OKLAHOMA CITY (KFOR) – Oklahoma’s Attorney General has dismissed a lawsuit that was filed in the wake of a federal audit.

On Tuesday, Oklahoma Attorney General Gentner Drummond dismissed a lawsuit that was filed by former Attorney General John O’Connor.

O’Connor filed the lawsuit last August after a scathing audit by the U.S. Department of Education’s Office of Inspector General found questionable spending and processes surrounding millions in federal funds.

The audit focused on $31 million in Governor’s Education Emergency Relief (GEER) funds.

Officials say the money was supposed to help families with education expenses. However, it actually was spent on video game consoles, home appliances, furniture, smartphones, and Christmas trees.

The lawsuit accused a Florida-based vendor, ClassWallet, of wrongdoing.

Oklahoma AG Drummond expressed skepticism over the lawsuit, saying it pointed the finger at the wrong party.

“After a thorough review of this matter, I have concluded that the lawsuit filed by the previous Attorney General is almost wholly without merit,” Drummond said. “It is clear that a number of state actors and other individuals are ultimately responsible for millions in misspent federal relief dollars.”

Drummond says now that the lawsuit is dismissed, his office can focus on which individuals should be held accountable for the relief dollars being misspent.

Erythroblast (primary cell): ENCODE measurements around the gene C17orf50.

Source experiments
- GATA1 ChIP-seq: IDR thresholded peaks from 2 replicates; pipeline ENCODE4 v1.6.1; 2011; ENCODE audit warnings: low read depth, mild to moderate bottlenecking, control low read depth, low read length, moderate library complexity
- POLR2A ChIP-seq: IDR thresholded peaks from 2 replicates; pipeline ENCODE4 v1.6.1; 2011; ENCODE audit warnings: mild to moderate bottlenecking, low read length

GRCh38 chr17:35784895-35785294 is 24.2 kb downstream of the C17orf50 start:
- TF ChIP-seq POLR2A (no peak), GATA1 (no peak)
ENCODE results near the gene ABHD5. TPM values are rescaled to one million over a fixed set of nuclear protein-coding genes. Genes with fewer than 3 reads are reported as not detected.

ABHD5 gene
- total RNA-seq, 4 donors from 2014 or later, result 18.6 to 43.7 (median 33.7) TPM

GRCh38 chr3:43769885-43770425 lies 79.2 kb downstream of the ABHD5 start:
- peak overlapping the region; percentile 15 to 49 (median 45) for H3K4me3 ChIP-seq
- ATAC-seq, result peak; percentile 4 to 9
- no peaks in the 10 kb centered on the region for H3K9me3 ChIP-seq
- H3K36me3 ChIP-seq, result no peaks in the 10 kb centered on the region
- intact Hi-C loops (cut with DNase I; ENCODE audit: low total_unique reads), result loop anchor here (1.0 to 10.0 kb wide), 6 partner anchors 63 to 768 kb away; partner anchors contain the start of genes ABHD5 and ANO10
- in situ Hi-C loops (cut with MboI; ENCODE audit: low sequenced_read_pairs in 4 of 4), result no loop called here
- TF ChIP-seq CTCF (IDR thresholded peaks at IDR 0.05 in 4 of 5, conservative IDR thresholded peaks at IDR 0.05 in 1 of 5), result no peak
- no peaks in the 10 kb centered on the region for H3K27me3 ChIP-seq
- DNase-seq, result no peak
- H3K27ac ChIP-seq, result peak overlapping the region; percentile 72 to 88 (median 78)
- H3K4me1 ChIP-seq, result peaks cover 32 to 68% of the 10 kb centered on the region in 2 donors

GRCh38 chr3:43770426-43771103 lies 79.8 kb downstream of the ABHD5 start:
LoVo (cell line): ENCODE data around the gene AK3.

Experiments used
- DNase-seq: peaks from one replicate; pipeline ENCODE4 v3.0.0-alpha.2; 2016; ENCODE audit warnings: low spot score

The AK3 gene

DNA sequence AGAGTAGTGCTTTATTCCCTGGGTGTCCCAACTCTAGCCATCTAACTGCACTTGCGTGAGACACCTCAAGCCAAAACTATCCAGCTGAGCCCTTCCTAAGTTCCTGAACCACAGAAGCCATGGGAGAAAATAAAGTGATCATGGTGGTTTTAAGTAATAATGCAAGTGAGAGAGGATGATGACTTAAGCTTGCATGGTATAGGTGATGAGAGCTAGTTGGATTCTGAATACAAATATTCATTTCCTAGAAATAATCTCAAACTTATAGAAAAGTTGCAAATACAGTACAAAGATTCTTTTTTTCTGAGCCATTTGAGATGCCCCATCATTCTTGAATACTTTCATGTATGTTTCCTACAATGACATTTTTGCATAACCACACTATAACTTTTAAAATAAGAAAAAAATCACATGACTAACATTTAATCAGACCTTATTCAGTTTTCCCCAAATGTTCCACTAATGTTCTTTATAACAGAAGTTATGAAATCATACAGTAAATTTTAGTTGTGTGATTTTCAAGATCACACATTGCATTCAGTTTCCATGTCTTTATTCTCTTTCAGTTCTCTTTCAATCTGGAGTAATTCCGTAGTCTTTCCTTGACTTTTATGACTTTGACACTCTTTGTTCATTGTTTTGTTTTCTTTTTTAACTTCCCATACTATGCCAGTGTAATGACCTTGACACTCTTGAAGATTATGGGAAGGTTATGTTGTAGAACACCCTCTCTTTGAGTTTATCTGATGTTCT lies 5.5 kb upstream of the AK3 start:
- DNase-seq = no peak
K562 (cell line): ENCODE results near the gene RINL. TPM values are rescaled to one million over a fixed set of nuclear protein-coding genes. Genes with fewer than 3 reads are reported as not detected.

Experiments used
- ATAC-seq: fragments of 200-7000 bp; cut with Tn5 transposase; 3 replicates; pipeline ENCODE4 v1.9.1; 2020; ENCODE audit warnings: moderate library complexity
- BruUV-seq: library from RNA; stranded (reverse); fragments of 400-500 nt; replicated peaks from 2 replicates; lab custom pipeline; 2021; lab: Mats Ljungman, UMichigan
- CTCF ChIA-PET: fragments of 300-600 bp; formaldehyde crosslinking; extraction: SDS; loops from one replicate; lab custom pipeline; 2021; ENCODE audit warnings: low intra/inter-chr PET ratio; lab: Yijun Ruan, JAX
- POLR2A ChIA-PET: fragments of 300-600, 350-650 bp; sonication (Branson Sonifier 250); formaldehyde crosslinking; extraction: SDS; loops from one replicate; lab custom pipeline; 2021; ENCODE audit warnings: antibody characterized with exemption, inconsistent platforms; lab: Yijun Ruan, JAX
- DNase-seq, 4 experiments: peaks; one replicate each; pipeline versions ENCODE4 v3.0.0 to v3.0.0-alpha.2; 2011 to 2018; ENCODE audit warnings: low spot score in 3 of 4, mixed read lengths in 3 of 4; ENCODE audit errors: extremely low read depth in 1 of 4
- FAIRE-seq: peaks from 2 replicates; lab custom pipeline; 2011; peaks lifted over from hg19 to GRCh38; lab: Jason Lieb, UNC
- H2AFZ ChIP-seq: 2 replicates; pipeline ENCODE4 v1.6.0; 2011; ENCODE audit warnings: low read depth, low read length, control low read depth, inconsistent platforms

“While the lawsuit has been dismissed, this matter is far from concluded,” Drummond said. “My office will continue engaging with various state and federal agencies to investigate this egregious misuse of tax dollars.”

A joint effort by reporters from Oklahoma Watch and The Frontier uncovered that Then-Secretary of Education Ryan Walters, then head of the non-profit Every Kid Counts Oklahoma, helped bring tech platform ClassWallet, claiming to maintain the highest levels of oversight and control to make purchases easier, to the state’s attention as a vendor.

The result was a non-competitive bid contract with the state with little government oversight and half a million dollars in purchases for items like dishwashers, TVs, video game consoles, and more.

The Florida-based platform said the state was ultimately responsible for monitoring oversight and allocation, telling KFOR in an email in May 2022, that the “client is the administrator of its specific program and ClassWallet simply provides the technology platform.”